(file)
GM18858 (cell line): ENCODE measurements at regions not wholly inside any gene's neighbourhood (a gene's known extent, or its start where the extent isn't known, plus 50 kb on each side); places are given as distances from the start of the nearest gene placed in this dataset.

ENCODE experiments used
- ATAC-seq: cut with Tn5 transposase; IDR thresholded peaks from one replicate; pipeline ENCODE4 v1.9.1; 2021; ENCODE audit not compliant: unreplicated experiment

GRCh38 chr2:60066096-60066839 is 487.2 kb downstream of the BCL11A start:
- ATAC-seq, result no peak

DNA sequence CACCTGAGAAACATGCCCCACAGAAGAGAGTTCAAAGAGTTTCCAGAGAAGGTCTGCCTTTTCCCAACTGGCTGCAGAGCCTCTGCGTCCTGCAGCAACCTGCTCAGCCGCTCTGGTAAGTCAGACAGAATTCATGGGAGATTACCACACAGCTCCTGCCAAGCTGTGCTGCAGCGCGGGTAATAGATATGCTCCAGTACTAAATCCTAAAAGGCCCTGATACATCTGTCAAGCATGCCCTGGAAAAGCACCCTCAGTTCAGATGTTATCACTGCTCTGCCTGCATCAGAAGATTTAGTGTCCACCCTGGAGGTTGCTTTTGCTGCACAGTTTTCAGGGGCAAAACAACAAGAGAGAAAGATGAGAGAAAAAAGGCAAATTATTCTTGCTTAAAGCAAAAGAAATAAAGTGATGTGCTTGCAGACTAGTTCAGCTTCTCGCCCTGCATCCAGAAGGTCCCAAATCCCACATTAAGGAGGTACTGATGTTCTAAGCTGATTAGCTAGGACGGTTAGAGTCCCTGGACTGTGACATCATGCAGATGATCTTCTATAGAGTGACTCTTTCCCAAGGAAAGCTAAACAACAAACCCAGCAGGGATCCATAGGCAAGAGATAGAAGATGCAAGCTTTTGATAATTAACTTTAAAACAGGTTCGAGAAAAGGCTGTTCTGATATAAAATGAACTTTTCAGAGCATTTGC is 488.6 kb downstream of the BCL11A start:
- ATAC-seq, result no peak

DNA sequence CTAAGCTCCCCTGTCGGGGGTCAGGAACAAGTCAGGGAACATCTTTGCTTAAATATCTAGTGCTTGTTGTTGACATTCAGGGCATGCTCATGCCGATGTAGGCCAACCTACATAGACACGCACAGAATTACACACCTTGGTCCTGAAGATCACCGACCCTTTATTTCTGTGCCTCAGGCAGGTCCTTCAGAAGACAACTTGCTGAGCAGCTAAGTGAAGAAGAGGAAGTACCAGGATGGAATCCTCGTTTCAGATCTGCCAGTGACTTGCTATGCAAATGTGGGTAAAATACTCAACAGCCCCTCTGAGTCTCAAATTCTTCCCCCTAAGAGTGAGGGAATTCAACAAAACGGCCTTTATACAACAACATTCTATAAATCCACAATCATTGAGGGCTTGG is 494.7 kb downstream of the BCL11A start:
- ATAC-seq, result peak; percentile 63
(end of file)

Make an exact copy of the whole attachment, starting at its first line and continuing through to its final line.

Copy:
GM18858 (cell line): ENCODE measurements at regions not wholly inside any gene's neighbourhood (a gene's known extent, or its start where the extent isn't known, plus 50 kb on each side); places are given as distances from the start of the nearest gene placed in this dataset.

ENCODE experiments used
- ATAC-seq: cut with Tn5 transposase; IDR thresholded peaks from one replicate; pipeline ENCODE4 v1.9.1; 2021; ENCODE audit not compliant: unreplicated experiment

GRCh38 chr2:60066096-60066839 is 487.2 kb downstream of the BCL11A start:
- ATAC-seq, result no peak

DNA sequence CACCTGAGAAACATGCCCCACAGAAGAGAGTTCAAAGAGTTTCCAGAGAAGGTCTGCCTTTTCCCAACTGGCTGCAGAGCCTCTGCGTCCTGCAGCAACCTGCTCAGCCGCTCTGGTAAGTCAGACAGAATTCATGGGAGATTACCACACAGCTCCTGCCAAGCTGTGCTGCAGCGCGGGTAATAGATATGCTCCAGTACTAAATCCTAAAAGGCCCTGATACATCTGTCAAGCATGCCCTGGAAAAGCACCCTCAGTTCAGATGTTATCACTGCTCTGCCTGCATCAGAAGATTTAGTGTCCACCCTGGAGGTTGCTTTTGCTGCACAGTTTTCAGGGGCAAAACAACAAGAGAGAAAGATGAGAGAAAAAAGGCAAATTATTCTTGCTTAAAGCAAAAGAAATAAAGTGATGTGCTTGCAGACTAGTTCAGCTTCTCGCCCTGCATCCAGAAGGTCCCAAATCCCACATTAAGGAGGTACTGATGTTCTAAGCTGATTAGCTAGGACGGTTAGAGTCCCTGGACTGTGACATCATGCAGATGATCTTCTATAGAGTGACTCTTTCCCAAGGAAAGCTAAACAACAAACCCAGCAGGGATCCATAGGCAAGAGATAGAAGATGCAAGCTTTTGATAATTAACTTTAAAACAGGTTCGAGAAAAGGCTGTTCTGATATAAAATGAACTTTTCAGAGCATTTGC is 488.6 kb downstream of the BCL11A start:
- ATAC-seq, result no peak

DNA sequence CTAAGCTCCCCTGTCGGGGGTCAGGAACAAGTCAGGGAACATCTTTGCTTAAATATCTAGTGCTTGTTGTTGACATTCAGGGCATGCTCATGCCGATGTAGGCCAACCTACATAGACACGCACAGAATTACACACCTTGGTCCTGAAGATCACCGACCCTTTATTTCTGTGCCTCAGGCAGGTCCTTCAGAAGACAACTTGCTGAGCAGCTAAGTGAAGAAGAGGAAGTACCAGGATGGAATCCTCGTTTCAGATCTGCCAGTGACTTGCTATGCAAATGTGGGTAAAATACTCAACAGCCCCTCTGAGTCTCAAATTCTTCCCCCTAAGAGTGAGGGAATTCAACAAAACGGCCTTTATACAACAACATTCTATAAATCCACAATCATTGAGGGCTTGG is 494.7 kb downstream of the BCL11A start:
- ATAC-seq, result peak; percentile 63